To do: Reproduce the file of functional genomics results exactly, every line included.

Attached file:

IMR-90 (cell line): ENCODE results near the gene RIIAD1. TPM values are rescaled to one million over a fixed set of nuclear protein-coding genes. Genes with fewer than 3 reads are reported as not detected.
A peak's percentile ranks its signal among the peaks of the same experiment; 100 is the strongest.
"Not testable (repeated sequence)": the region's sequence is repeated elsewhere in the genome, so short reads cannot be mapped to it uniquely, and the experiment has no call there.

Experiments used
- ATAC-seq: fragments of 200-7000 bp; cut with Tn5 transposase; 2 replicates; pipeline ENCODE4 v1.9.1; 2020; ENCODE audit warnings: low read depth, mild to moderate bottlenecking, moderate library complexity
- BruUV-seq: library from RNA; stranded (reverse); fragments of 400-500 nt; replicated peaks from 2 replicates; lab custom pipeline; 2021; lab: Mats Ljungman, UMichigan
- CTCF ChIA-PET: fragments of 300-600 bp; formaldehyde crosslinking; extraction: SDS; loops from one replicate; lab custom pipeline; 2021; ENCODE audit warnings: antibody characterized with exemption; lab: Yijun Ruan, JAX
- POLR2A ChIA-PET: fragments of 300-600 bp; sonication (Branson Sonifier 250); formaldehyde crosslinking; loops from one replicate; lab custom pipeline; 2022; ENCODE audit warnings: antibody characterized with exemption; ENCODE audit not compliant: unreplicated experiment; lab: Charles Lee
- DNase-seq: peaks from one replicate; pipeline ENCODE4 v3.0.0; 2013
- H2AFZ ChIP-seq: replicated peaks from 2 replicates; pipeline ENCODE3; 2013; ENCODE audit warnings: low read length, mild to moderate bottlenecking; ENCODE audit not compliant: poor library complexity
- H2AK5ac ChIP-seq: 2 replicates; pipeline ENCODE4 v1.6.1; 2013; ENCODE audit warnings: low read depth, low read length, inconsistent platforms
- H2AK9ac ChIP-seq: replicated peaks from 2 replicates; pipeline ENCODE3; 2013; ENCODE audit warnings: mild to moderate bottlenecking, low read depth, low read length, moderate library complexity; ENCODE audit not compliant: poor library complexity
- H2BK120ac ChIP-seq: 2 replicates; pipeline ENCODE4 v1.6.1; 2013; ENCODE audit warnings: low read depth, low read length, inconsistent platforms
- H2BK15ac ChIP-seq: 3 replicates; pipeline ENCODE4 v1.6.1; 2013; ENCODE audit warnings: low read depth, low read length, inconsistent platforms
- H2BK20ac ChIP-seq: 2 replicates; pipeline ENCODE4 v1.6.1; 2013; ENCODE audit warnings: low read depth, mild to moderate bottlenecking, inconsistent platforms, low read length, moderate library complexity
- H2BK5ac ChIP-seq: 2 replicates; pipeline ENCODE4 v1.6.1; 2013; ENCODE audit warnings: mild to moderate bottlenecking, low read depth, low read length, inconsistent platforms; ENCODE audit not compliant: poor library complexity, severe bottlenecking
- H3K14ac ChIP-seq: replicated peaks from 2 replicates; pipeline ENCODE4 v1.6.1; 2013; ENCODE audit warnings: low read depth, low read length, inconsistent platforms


IMR-90 (cell line): ENCODE results near the gene RIIAD1. TPM values are rescaled to one million over a fixed set of nuclear protein-coding genes. Genes with fewer than 3 reads are reported as not detected.
A peak's percentile ranks its signal among the peaks of the same experiment; 100 is the strongest.
"Not testable (repeated sequence)": the region's sequence is repeated elsewhere in the genome, so short reads cannot be mapped to it uniquely, and the experiment has no call there.

Experiments used
- ATAC-seq: fragments of 200-7000 bp; cut with Tn5 transposase; 2 replicates; pipeline ENCODE4 v1.9.1; 2020; ENCODE audit warnings: low read depth, mild to moderate bottlenecking, moderate library complexity
- BruUV-seq: library from RNA; stranded (reverse); fragments of 400-500 nt; replicated peaks from 2 replicates; lab custom pipeline; 2021; lab: Mats Ljungman, UMichigan
- CTCF ChIA-PET: fragments of 300-600 bp; formaldehyde crosslinking; extraction: SDS; loops from one replicate; lab custom pipeline; 2021; ENCODE audit warnings: antibody characterized with exemption; lab: Yijun Ruan, JAX
- POLR2A ChIA-PET: fragments of 300-600 bp; sonication (Branson Sonifier 250); formaldehyde crosslinking; loops from one replicate; lab custom pipeline; 2022; ENCODE audit warnings: antibody characterized with exemption; ENCODE audit not compliant: unreplicated experiment; lab: Charles Lee
- DNase-seq: peaks from one replicate; pipeline ENCODE4 v3.0.0; 2013
- H2AFZ ChIP-seq: replicated peaks from 2 replicates; pipeline ENCODE3; 2013; ENCODE audit warnings: low read length, mild to moderate bottlenecking; ENCODE audit not compliant: poor library complexity
- H2AK5ac ChIP-seq: 2 replicates; pipeline ENCODE4 v1.6.1; 2013; ENCODE audit warnings: low read depth, low read length, inconsistent platforms
- H2AK9ac ChIP-seq: replicated peaks from 2 replicates; pipeline ENCODE3; 2013; ENCODE audit warnings: mild to moderate bottlenecking, low read depth, low read length, moderate library complexity; ENCODE audit not compliant: poor library complexity
- H2BK120ac ChIP-seq: 2 replicates; pipeline ENCODE4 v1.6.1; 2013; ENCODE audit warnings: low read depth, low read length, inconsistent platforms
- H2BK15ac ChIP-seq: 3 replicates; pipeline ENCODE4 v1.6.1; 2013; ENCODE audit warnings: low read depth, low read length, inconsistent platforms
- H2BK20ac ChIP-seq: 2 replicates; pipeline ENCODE4 v1.6.1; 2013; ENCODE audit warnings: low read depth, mild to moderate bottlenecking, inconsistent platforms, low read length, moderate library complexity
- H2BK5ac ChIP-seq: 2 replicates; pipeline ENCODE4 v1.6.1; 2013; ENCODE audit warnings: mild to moderate bottlenecking, low read depth, low read length, inconsistent platforms; ENCODE audit not compliant: poor library complexity, severe bottlenecking
- H3K14ac ChIP-seq: replicated peaks from 2 replicates; pipeline ENCODE4 v1.6.1; 2013; ENCODE audit warnings: low read depth, low read length, inconsistent platforms